Are you addicted to shows like Keeping Up with the Kardashians? Or maybe you simply can’t get enough of the Real Housewives series?
And with the latest season - the 18th season, to be exact - of Keeping Up with the Kardashians that just premiered on E! last night, plenty of people around the world will be indulging in this kind of content as we spend our days social distancing.
View this post on Instagram
The season premier of season 18 airs tonight on E! These first two episodes are hard for me to watch but it is in our darker moments that the growth happens. I finally had the courage to change what was no longer bringing me happiness and putting my time and energy into that which is. Choose happiness! ?????
And yes, reality TV shows are going to rake in the viewings over the next few weeks, whether it's on Netflix, E!, TLC or Mzansi Magic, as escapism will help you find solace in the drama, frenzy and excitement of other people's lives.
Perhaps it’s not even reality shows that you can’t get enough of, but simply a series like Gossip Girl, which features people who are living the kind of lifestyle that many people might aspire to.
Well, it turns out that watching these kinds of shows – series or reality shows that promote living the high life – actually damages your perception of poor people and tends to endorse anti-welfare sentiment, a study has found.
According to Teen Vogue, this new study, which was conducted in the UK and polled about 487 people between the ages of 18 – 49, revealed that those who watch shows about the lifestyles of the rich are more likely to be less sympathetic to causes that are designed and developed to help poor people.
In this report, people were asked to share the following:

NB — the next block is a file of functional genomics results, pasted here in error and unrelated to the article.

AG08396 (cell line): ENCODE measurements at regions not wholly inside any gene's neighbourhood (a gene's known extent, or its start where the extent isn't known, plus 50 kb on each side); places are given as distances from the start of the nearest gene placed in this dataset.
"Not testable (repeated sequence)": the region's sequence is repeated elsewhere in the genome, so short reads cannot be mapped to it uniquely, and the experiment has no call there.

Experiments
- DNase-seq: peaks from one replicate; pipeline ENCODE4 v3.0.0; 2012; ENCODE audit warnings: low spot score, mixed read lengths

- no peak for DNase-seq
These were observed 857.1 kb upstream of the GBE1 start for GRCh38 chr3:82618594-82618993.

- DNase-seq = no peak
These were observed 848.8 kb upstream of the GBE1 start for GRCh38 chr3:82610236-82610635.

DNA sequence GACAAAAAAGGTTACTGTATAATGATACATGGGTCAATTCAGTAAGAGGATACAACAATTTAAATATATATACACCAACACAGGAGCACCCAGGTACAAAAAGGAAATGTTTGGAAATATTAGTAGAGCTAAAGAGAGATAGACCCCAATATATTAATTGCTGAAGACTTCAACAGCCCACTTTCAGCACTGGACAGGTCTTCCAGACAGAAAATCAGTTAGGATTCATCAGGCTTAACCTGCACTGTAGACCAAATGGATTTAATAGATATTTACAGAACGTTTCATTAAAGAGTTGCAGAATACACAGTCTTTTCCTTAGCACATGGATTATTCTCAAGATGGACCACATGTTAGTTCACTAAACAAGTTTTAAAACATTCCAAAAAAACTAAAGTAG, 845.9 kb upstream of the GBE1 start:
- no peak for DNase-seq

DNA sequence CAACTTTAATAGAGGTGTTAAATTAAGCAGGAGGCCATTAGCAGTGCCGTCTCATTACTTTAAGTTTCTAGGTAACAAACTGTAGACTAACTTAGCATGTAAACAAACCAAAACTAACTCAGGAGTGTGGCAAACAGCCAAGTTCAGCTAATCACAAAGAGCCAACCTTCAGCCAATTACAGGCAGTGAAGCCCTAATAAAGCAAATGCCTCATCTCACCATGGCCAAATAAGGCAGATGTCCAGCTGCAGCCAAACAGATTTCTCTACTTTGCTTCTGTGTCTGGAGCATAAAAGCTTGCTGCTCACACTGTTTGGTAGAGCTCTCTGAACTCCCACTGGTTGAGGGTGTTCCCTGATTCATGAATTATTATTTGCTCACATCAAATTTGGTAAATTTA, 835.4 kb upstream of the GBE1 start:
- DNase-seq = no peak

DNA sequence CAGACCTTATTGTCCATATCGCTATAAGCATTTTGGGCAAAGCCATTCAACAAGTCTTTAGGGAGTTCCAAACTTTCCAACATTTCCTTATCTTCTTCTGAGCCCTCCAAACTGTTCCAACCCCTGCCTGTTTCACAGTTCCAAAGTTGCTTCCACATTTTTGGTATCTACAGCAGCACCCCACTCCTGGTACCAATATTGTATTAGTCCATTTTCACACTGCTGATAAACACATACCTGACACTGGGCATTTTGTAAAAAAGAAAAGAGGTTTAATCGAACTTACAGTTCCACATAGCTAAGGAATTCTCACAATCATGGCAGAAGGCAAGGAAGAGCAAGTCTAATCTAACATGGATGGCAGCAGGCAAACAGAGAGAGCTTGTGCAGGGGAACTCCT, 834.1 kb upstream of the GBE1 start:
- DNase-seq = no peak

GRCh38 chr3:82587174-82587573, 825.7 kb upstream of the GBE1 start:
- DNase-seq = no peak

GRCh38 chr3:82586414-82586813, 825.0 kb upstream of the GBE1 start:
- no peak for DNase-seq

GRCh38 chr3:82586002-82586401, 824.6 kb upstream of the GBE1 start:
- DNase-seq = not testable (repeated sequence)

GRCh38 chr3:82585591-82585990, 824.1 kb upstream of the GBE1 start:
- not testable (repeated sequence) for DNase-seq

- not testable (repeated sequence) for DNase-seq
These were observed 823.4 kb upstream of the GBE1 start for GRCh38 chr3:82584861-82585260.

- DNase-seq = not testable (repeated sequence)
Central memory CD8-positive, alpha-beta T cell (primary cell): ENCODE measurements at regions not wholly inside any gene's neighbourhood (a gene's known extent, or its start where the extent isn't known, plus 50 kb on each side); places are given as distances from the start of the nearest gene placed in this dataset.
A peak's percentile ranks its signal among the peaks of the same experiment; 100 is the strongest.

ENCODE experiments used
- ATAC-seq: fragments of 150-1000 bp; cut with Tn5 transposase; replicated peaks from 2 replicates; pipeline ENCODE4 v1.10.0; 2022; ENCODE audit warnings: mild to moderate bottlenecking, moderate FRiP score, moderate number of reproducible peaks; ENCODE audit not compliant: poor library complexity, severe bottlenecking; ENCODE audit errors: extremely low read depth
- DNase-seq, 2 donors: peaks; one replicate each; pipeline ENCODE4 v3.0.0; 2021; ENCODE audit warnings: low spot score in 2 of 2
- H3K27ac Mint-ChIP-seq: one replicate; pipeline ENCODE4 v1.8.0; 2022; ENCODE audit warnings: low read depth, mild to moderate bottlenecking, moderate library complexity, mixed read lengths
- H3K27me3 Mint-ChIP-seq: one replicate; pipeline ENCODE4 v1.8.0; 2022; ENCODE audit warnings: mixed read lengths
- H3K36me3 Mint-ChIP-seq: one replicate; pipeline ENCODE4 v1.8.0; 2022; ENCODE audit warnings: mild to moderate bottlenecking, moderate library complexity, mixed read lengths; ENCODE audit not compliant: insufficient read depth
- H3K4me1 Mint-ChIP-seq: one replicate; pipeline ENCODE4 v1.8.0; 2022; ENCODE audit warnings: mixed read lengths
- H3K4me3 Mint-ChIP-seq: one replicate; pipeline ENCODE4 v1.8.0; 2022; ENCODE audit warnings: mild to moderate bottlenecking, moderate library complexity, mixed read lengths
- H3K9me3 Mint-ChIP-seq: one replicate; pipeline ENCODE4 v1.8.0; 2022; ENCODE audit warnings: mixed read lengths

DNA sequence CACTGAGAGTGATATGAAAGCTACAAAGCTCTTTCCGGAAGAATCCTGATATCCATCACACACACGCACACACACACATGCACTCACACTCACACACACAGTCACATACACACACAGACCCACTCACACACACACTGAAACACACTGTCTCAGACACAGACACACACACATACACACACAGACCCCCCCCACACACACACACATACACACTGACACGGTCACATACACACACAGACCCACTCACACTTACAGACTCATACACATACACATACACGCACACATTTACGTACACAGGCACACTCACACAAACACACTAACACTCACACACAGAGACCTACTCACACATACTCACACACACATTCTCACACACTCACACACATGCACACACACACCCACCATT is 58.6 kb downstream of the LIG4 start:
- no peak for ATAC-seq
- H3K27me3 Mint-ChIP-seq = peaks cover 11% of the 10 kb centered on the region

- attitudes towards wealth and success
- thoughts on policies and government benefits that would help impoverished people
- how often they watch shows which include the likes of The Apprentice, Keeping Up with the Kardashians and X-factor, to mention but a few.
The study suggested that the more time people spent watching these shows, the more negative the responses towards any welfare policies were.
While there’s no doubt that watching shows like KUWTK certainly has entertainment value, particularly because this family’s middle name is drama, they also represent a lifestyle that on the surface seems like everything anyone could ever want.
The problem is that shows like these often give the impression that achieving wealth and success is not only easily accessible, but also instantaneous.
And I think that often skews people’s perception because what they don’t realise is that some people have the advantage of being given a platform, being born into wealth or are hard-working but have also had resources to help them.
This takes me back to a piece about that time that Kim K posted a quote on Snapchat that upset so many people. The quote she posted said something along the lines of how you can’t be a millionaire if you have a minimum wage ethic. And I feel like this same attitude can certainly be seen here, because it doesn’t take into account that actually, sometimes poor people don’t have access to the resources needed, and that sometimes people are forced to work with little pay because there are no other opportunities.
When you see that kind of wealth portrayed on screen, it’s easy to think that living the dream can look and be effortless. But we need to remember that people who live a lifestyle way above our own, doesn’t make them any better than the average person on the street.